New Market Blacksmith

Barbara Fromer, who has owned the New Market property since 1984, left, and Jean LaPadula, Main Street coordinator and grant manager, pull a tarp off the original blacksmith’s fire box and forge in the historic building.

A historic blacksmith shop in New Market that appeared destined for demolition may be saved and renewed as a tourist attraction after town leaders and the property’s owner dug into details of the structure’s past.

To the rear of 52 W. Main St. sits a dilapidated shed-like structure, roughly 50 feet back from the road. In a corner on the first floor there is a brick chimney and forge, covered with black soot. A tarp covers part of the ceiling. The stairs creak. One of the windows is boarded up with a series of signs that once pointed travelers to towns such as Harpers Ferry and Gettysburg. Two large birds that resemble turkey vultures have rented out the second floor.

The blacksmith shop’s exact history is a little hazy, but an 1873 town map shows a carpenter’s shop stood where the shed is today. The forge has a fire pot with a patent year of 1907, but town officials say that date may not be the true age of the forge, as the pot could have been replaced.

New Market Blacksmith

A large bird that resembles a turkey vulture flies out a broken window on the second floor of the historic building.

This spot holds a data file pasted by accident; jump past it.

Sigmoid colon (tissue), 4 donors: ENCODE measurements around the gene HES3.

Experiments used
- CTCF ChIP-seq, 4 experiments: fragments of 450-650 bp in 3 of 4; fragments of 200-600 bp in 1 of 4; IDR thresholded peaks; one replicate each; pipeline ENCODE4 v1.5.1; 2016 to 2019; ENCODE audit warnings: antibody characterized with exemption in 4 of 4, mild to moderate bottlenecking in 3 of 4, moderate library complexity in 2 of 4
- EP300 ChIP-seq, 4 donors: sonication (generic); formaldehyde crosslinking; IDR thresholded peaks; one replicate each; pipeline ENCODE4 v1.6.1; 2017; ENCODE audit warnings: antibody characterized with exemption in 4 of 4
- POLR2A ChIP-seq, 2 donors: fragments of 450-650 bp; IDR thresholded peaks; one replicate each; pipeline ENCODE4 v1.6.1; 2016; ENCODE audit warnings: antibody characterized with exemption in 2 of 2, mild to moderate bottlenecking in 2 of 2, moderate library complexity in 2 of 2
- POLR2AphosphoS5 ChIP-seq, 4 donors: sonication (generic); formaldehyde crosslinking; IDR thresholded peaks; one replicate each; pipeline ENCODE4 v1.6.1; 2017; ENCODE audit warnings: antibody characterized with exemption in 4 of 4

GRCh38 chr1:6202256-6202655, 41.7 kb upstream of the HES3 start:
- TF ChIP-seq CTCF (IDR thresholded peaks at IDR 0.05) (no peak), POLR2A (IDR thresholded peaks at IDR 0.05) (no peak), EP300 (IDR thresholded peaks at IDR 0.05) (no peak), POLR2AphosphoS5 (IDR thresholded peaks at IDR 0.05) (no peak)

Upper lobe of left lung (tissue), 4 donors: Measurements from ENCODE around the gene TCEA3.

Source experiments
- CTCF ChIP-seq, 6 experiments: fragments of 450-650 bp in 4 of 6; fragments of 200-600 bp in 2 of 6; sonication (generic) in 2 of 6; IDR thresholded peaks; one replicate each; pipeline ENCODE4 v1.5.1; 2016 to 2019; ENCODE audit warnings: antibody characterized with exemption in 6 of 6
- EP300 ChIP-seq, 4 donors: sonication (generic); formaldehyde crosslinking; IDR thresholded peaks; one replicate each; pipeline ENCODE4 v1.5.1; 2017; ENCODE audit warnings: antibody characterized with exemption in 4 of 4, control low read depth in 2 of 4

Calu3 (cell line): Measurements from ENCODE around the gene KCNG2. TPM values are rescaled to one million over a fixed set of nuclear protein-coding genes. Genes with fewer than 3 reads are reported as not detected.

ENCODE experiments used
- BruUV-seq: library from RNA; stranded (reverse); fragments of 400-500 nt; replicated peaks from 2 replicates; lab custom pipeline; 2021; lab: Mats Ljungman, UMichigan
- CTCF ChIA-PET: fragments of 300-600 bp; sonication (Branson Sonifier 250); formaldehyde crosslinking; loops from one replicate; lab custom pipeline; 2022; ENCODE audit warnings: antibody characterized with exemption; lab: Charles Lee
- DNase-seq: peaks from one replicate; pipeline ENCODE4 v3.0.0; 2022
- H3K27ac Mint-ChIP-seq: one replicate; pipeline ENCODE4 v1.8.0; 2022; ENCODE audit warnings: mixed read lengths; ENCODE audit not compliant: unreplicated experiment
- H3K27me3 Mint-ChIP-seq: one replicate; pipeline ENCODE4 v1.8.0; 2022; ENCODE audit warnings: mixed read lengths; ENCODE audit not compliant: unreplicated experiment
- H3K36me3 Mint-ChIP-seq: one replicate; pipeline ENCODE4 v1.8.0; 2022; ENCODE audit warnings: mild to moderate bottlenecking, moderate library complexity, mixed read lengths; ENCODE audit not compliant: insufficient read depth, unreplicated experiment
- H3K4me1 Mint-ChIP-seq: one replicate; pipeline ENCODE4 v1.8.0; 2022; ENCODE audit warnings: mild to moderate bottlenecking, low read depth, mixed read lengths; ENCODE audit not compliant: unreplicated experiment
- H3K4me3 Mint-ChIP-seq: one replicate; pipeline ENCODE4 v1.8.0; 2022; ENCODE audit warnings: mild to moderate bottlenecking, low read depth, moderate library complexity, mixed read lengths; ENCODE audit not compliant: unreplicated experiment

Historic District Commission member Steve Pippin’s best guess is a blacksmith at that time would have serviced horse-drawn carriages traveling the National Road (today’s Main Street) and provided everyday repairs to townspeople. Census records show seven blacksmith-related craftsmen worked in New Market in 1870, according to Main Street coordinator and grant manager Jean LaPadula.

With some love and attention, the town hopes to make the building structurally sound, fire up the forge, install educational signs and bring in blacksmiths for demonstrations to illustrate a period of New Market’s history.

“The idea of a Main Street is that you’re bringing new life to historic towns,” said LaPadula, who’s helping lead the charge to secure funding for the building’s restoration.

New Market Blacksmith

Jean LaPadula, Main Street coordinator and grant manager, left, and Barbara Fromer, who has owned the property since 1984, stand in front of the historic shed in New Market.

Barbara Fromer, who has owned the property since 1984, says she always wanted to restore the blacksmith shop. When opportunities came along in the past to fix it up, Fromer felt they were either too costly or would not have maintained the authenticity of the building.

She’s agreed to lease the shed’s property to the town and put up $5,000 of her own money to help with restoration. The town council has committed up to $5,000 and would insure the land if they can secure 90 percent of the funding.

From her years in the antique tool business, Fromer had a sneaking suspicion there might be more to the shed than meets the eye.

New Market Blacksmith

A heavy hammered-iron item that appears to be a door handle rests near the forge.

“I knew this building was significant,” Fromer said. “Having been in the antique tool business, I just saw the value.”